My dear, sweet little girl—
I have spent so much time in the past few days talking to you, kissing your pictures, and remembering what it was like to hold you that I figured maybe I should just sit down and write you a letter. Yesterday was a hard day—I spent a lot of the afternoon and evening crying for you, sweetheart, just feeling so very sad for all that you will never get to experience. I looked at your little brother’s precious face and cried for how very much alike you are and for how sad I am that the two of you will never meet, will never get to tease each other, play animalvegetablemineral in the backseat on long car trips, or fight over who gets to lick the bowl when we make birthday cakes for Daddy. It’s just so very unfair that you don’t get to grow up and do all the things that your friends are doing and will do, and I’m so very angry on your behalf. I can still barely believe that you are gone. Even fifteen months later, it still seems as though you were just here. It is almost as if I just expect you to come toddling around the corner into the kitchen while I am making dinner and start opening drawers for your favorite utensils.
But today was a better day. Your brother and I got up early and went down to Hains Point, a long point that juts out into the Potomac River. The weather has cooled off a tiny bit, and at nine in the morning, it felt wonderful. We took a very long walk around the point and then back the other way, with your brother snoozing most of the way in the stroller. I can’t believe your daddy and I never took you to this place, sweet girl. How we never discovered it before now is beyond me. I imagine that if you had lived and we had bought the bike trailer we had been shopping for the weekend before you got sick, we would have probably discovered it last summer as a nice place to pull you behind our bikes.
Oh, how much you would have loved it, Hudson. I had been walking right next to the water for only about 5 minutes when I came upon a little family of ducks sitting right in the middle of the walkway. They barely noticed I was there until I was a few feet away, at which point they casually stood up and walked a few feet forward so that I could roll along behind them. You would have been able to see them up so close—I could just picture how excited you would be. There were dozens of sea gulls and other birds flying all around, and I was remembering how much you loved all the sea birds when we took you to the beach. You hadn’t spoken your first word yet (you started talking that very week, though), but every time you saw a bird, you said, “Ooo! Oooooooooo!” and grinned your beautiful grin.
As I reached the end of the point, I saw not one, not two, but three helicopters landing at the Air Force base on the other side. I was remembering how much you loved vehicles of all kinds, and how you could say “heh-cop” for helicopter.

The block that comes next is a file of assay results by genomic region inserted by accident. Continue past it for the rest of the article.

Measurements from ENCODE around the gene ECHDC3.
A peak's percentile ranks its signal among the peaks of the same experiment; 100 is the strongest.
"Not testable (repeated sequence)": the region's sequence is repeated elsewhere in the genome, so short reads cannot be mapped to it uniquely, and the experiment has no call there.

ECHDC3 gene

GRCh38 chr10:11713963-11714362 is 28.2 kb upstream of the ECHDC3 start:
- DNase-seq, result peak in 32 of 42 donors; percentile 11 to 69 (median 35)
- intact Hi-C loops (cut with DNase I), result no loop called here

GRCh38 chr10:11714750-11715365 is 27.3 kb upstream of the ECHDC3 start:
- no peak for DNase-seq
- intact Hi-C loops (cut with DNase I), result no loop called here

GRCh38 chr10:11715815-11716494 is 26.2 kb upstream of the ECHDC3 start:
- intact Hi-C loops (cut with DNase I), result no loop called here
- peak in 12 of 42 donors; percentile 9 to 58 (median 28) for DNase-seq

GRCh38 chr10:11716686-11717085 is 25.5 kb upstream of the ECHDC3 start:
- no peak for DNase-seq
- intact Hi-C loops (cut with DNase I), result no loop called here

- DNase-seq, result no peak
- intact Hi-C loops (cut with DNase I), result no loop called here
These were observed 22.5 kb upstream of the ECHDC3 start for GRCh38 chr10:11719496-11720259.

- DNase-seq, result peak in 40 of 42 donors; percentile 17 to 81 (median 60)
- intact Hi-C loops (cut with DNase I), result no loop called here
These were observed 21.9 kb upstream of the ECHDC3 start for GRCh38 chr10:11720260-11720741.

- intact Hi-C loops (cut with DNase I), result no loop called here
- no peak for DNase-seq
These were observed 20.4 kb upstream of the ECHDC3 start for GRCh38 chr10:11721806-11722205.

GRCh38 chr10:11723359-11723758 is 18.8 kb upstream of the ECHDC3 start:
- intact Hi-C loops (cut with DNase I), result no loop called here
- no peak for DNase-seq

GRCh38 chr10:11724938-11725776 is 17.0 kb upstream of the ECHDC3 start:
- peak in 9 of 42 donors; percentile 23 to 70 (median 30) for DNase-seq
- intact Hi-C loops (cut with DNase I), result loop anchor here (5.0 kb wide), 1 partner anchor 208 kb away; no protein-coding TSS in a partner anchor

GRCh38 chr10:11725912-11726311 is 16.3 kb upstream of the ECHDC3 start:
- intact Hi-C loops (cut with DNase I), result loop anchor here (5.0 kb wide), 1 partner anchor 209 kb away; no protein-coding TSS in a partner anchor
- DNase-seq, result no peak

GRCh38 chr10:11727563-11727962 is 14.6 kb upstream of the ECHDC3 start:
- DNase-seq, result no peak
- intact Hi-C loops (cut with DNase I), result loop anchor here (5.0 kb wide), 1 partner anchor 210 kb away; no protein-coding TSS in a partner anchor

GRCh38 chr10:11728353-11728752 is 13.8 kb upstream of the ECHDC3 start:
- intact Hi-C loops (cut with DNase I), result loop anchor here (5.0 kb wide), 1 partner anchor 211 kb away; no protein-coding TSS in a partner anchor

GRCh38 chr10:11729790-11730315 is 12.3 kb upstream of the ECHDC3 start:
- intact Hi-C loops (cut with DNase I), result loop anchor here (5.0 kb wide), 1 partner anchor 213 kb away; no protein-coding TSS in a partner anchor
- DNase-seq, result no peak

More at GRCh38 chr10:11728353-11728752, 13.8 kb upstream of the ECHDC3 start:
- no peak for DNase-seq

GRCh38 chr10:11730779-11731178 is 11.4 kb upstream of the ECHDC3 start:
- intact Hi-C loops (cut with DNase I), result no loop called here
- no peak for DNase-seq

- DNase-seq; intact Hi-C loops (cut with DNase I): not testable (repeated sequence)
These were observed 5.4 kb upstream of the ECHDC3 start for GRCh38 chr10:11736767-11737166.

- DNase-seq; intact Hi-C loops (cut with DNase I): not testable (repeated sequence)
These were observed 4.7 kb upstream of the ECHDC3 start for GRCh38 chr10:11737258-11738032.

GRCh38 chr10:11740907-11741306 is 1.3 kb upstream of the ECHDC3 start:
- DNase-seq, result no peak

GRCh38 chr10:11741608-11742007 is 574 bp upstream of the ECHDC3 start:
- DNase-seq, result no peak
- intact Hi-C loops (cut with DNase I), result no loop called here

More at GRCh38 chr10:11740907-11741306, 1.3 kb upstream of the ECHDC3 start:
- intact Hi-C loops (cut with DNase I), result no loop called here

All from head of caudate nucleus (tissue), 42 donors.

And then as I rounded the point, I was facing the airport across the river. “Ai-pane” was one of your very favorite words and you loved it when you heard or spotted one in the sky. We took you to Gravelly Point, on the other side of the river, several times to watch the planes take off, but they were taking off right over our heads, so they were very loud and it was hard to really see that they were planes. I remember you being scared the first time or two we took you there. But I also remember how fascinated you were with the planes on the one plane trip we took once you were old enough to know what they were. About a month before you died, we took you to Chicago to visit your aunt and uncle, and you loved looking out the window at all the planes in the waiting area. Boy, would you have loved Hains Point today. From my vantage point across the river from the airport, I could watch all the planes coming in for a landing AND taking off. I could see everything so much better and it wasn’t nearly as loud. I was imagining us playing a game where we’d see which one of us could first spot the planes far off in the distance as they came in for a landing. I bet you would have been very good at it.
I miss you, sweet girl. I miss you so much. If I sat down to write every time something reminded me of you, I’d never leave the computer. Your precious brother Jackson has done wonders for helping me not feel sad as often as I used to, but life without you will always be sadder than life was with you. And again, I’m not just sad for me. I’m sad for him, too. He should have more than just mine and Daddy’s face to stare and smile at—he should be staring at yours, too. He should have you here to cheer him on as he learns to roll over and crawl and stand and walk. And most importantly, to teach him all the best words.
But today, as he and I walked in the sunshine and the breeze, as I watched the helicopters and the planes and the boats and the birds, I felt you there with us, and I was so glad.
I love you and miss you so much, Hudson. How I wish you were here with us in person, but since I can’t have you that way, I’m grateful to have you always in my heart.